Evaluation of the normal cochlear second interscalar ridge angle and depth on 3D T2-weighted images: A tool for the diagnosis of scala communis and incomplete partition type II

T. N. Booth, C. Wick, R. Clarke, J. W. Kutz, M. Medina, D. Gorsage, Y. Xi, B. Isaacson

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3 Citations (Scopus)

Abstract

BACKGROUND AND PURPOSE: Cochlear malformations may be be subtle on imaging studies. The purpose of this study was to evaluate the angle and depth of the lateral second interscalar ridge or notch in ears without sensorineural hearing loss (normal ears) and compare them with ears that have a documented incomplete type II partition malformation. MATERIALS AND METHODS: The second interscalar ridge notch angle and depth were measured on MR imaging in normal ears by a single experienced neuroradiologist. The images of normal and incomplete partition II malformation ears were then randomly mixed for 2 novice evaluators to measure both the second interscalar ridge notch angle and depth in a blinded manner. For the mixed group, interobserver agreement was calculated, normal and abnormal ear measurements were compared, and receiver operating characteristic curves were generated. RESULTS: The 94 normal ears had a mean second interscalar ridge angle of 80.86° ± 11.4° and depth of 0.54 ± 0.14 mm with the 98th percentile for an angle of 101° and a depth of 0.3 mm. In the mixed group, agreement between the 2 readers was excellent, with significant differences for angle and depth found between normal and incomplete partition type II ears for angle and depth on average (P < .001). Receiver operating characteristic cutoffs for delineating normal from abnormal ears were similar for both readers (depth, 0.31/0.34 mm; angle, 114°/104°). CONCLUSIONS: A measured angle of >114° and a depth of the second interscalar ridge notch of ≤0.31 mm suggest the diagnosis of incomplete partition type II malformation and scala communis. These measurements can be accurately made by novice readers.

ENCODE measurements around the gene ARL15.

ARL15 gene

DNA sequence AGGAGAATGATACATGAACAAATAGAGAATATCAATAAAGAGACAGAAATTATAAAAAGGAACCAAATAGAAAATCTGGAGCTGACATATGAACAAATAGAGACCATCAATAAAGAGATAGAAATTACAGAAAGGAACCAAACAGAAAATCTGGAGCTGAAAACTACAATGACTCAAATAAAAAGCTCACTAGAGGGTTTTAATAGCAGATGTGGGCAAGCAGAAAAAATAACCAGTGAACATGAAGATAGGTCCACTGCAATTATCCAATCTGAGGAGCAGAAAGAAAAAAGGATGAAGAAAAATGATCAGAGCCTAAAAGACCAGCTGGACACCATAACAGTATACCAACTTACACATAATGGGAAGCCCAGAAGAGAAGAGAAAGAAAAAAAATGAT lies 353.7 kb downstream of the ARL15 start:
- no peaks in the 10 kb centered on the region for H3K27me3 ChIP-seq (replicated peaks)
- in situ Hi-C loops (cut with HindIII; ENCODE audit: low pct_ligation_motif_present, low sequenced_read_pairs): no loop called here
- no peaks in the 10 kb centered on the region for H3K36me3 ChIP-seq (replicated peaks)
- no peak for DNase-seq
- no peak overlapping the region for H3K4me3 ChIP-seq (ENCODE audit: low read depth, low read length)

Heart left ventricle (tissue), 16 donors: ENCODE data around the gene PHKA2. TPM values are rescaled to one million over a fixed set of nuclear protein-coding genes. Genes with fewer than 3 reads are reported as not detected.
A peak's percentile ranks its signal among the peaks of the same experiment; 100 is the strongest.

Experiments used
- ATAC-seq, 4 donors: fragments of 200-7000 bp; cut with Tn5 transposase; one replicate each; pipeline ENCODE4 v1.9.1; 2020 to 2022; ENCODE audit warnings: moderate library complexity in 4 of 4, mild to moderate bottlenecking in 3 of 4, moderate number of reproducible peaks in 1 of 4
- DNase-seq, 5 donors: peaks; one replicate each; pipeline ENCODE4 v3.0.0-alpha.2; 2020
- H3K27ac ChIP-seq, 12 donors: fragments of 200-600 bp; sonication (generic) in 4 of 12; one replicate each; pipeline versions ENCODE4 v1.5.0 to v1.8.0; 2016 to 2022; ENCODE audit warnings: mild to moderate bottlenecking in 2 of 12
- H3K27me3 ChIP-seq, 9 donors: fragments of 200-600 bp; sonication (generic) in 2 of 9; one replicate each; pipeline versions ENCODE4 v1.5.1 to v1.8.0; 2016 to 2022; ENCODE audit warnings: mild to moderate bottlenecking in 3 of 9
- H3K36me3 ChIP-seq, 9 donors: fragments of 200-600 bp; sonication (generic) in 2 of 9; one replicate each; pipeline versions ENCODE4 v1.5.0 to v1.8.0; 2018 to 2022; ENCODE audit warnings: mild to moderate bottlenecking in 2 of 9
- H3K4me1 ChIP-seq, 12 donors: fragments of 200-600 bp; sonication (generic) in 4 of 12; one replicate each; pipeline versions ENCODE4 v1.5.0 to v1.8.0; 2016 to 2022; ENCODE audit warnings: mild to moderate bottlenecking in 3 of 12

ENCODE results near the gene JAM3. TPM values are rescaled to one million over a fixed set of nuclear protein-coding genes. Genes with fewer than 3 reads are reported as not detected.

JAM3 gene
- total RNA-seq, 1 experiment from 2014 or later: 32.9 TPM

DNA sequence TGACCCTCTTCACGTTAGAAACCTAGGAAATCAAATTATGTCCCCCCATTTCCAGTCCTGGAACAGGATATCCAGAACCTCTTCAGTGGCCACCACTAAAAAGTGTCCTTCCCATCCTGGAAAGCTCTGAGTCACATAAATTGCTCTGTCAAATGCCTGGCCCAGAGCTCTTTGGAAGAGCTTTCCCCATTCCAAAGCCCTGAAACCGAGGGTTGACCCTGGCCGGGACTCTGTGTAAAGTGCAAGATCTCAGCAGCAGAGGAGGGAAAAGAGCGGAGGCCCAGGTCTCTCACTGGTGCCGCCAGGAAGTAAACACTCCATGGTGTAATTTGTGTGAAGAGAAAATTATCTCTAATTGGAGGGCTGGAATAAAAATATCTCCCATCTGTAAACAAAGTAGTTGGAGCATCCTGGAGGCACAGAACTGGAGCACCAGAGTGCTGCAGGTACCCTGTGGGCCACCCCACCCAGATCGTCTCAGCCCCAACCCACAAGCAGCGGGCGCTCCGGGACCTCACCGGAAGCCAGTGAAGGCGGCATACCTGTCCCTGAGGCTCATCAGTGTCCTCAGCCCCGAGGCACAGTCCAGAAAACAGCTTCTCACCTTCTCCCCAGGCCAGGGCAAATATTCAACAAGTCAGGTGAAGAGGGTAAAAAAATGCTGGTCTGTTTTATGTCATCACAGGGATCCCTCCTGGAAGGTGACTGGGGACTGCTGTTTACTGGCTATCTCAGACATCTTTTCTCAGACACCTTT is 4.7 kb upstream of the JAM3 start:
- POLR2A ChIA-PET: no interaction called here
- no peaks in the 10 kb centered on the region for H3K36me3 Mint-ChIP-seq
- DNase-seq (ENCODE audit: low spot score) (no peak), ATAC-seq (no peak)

Original languageEnglish (US)
Pages (from-to)923-927
Number of pages5
JournalAmerican Journal of Neuroradiology
Volume39
Issue number5
DOIs
StatePublished - May 1 2018

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Cochlea
Ear
Sensorineural Hearing Loss
ROC Curve

ASJC Scopus subject areas

  • Radiology Nuclear Medicine and imaging
  • Clinical Neurology

Cite this

@article{38a0be2817344af48d5408a98ac35a56,
title = "Evaluation of the normal cochlear second interscalar ridge angle and depth on 3D T2-weighted images: A tool for the diagnosis of scala communis and incomplete partition type II",
abstract = "BACKGROUND AND PURPOSE: Cochlear malformations may be be subtle on imaging studies. The purpose of this study was to evaluate the angle and depth of the lateral second interscalar ridge or notch in ears without sensorineural hearing loss (normal ears) and compare them with ears that have a documented incomplete type II partition malformation. MATERIALS AND METHODS: The second interscalar ridge notch angle and depth were measured on MR imaging in normal ears by a single experienced neuroradiologist. The images of normal and incomplete partition II malformation ears were then randomly mixed for 2 novice evaluators to measure both the second interscalar ridge notch angle and depth in a blinded manner. For the mixed group, interobserver agreement was calculated, normal and abnormal ear measurements were compared, and receiver operating characteristic curves were generated. RESULTS: The 94 normal ears had a mean second interscalar ridge angle of 80.86° ± 11.4° and depth of 0.54 ± 0.14 mm with the 98th percentile for an angle of 101° and a depth of 0.3 mm. In the mixed group, agreement between the 2 readers was excellent, with significant differences for angle and depth found between normal and incomplete partition type II ears for angle and depth on average (P < .001). Receiver operating characteristic cutoffs for delineating normal from abnormal ears were similar for both readers (depth, 0.31/0.34 mm; angle, 114°/104°). CONCLUSIONS: A measured angle of >114° and a depth of the second interscalar ridge notch of ≤0.31 mm suggest the diagnosis of incomplete partition type II malformation and scala communis. These measurements can be accurately made by novice readers.",